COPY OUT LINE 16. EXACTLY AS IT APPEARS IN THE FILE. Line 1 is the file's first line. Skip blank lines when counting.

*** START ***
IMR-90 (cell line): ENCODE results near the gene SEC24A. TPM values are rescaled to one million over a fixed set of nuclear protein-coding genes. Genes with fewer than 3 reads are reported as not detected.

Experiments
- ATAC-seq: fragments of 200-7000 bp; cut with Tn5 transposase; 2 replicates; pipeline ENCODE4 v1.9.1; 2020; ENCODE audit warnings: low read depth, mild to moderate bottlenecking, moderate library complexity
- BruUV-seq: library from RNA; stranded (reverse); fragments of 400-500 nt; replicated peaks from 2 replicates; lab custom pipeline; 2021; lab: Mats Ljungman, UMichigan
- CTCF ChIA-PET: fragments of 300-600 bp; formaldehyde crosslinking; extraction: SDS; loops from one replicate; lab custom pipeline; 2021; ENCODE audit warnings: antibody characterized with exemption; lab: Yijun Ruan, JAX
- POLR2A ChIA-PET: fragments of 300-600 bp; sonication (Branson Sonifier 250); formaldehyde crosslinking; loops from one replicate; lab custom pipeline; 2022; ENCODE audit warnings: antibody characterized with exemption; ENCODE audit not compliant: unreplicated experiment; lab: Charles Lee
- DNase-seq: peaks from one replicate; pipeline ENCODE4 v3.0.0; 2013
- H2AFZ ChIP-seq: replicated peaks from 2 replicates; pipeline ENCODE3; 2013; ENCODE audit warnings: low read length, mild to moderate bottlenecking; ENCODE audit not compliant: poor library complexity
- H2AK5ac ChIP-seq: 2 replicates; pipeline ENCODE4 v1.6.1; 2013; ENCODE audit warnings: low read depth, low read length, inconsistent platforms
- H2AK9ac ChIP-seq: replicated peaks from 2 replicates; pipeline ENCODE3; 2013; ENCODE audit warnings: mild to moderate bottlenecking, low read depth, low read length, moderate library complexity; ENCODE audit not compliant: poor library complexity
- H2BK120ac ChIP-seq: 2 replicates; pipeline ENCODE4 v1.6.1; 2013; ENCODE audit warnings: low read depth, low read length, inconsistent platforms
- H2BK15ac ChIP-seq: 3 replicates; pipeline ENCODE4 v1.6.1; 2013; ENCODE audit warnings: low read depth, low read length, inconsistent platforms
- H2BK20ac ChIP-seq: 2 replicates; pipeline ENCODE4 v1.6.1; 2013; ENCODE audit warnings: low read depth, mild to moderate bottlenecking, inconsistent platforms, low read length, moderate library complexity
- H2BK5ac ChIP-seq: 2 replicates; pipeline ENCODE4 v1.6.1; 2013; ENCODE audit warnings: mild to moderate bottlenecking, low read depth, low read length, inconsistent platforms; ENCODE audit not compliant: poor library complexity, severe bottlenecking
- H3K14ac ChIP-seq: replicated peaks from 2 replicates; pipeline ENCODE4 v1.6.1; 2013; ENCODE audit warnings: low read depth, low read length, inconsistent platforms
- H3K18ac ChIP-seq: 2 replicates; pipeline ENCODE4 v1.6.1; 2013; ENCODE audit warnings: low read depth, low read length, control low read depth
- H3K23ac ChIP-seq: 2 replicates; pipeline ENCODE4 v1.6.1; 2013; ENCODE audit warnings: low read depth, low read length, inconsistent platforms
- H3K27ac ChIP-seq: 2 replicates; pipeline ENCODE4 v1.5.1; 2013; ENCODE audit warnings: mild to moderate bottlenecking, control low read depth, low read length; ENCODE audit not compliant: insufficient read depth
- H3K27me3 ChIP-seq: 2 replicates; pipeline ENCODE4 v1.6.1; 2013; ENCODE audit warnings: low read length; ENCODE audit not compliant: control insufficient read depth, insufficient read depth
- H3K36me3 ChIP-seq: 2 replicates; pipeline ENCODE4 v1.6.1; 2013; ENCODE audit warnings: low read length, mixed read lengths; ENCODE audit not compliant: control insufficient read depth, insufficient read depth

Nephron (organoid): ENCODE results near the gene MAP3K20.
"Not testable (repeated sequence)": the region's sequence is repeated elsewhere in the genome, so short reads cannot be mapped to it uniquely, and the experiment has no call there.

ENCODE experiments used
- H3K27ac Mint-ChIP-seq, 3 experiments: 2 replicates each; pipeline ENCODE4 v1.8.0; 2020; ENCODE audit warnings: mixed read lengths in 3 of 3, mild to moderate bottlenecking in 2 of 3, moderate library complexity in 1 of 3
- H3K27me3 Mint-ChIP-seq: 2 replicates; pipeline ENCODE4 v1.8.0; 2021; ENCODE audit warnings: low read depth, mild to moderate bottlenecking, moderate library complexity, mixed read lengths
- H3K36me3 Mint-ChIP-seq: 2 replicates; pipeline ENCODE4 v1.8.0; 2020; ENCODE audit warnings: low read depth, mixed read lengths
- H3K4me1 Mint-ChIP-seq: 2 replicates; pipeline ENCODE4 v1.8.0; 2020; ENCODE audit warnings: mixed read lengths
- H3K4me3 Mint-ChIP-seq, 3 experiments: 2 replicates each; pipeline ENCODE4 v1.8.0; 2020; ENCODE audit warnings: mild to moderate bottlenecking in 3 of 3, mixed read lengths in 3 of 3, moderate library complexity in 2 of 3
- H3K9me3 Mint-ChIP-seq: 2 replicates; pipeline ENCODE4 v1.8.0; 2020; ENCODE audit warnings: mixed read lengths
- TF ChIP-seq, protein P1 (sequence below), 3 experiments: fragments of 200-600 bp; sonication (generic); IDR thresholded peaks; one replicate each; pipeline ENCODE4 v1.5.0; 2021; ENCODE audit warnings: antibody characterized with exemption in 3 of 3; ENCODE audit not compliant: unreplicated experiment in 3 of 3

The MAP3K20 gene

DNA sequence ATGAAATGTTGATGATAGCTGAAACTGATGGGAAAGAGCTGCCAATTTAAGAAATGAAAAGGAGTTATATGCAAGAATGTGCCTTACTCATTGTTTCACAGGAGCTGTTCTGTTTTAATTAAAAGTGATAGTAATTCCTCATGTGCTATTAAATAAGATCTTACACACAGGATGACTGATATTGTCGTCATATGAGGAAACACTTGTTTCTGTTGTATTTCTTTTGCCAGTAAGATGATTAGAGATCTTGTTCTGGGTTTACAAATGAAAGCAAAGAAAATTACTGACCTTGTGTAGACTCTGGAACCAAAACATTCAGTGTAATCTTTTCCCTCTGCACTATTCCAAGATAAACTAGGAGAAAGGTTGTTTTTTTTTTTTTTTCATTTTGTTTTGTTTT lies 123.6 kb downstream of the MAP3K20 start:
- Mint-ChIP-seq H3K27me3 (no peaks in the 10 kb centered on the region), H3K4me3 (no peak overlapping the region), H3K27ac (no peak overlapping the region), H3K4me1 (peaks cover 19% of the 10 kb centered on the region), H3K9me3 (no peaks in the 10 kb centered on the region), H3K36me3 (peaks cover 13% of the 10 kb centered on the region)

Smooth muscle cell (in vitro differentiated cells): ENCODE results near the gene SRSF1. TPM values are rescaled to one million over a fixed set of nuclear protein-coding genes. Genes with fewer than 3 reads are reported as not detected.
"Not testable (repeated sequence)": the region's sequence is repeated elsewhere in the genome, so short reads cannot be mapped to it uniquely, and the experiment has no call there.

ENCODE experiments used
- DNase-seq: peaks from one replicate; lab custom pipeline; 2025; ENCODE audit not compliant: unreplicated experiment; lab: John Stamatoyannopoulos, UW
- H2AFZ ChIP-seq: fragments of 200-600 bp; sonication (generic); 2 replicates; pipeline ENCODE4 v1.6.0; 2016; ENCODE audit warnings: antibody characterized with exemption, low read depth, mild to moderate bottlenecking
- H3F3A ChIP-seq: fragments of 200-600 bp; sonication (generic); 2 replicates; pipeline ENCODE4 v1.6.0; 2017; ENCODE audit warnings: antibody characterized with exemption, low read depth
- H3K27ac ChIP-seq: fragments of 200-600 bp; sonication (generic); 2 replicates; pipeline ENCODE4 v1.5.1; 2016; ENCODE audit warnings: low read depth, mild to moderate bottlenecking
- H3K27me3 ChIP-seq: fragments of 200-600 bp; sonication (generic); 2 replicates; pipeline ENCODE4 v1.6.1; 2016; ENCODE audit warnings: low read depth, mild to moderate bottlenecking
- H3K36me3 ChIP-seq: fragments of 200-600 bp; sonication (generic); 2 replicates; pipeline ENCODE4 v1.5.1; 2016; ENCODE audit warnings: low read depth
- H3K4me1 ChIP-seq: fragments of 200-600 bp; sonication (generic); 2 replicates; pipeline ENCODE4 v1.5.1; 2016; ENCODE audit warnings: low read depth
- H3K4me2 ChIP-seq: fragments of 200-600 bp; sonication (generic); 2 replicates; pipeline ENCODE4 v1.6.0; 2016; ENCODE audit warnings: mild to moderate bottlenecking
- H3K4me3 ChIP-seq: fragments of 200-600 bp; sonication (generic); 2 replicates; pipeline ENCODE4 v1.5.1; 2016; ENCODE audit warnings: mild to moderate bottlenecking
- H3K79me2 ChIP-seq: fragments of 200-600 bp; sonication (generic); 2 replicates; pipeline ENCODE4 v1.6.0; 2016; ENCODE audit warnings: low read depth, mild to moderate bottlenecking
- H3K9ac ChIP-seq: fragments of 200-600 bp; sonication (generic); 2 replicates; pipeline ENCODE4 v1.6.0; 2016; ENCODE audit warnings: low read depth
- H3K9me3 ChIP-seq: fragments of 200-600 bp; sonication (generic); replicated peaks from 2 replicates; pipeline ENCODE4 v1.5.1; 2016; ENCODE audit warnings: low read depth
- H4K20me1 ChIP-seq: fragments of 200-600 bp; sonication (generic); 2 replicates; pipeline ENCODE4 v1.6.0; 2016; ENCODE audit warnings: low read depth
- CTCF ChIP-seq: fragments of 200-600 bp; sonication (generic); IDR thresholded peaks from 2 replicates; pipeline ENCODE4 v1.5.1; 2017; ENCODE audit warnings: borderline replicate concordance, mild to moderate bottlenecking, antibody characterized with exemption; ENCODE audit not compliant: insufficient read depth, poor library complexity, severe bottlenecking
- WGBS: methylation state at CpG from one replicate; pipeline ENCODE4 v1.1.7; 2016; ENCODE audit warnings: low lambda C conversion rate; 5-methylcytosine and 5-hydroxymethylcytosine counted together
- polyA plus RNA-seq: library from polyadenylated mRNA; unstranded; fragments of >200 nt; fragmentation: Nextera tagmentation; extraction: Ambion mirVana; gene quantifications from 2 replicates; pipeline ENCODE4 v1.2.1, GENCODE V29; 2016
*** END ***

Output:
- H3K18ac ChIP-seq: 2 replicates; pipeline ENCODE4 v1.6.1; 2013; ENCODE audit warnings: low read depth, low read length, control low read depth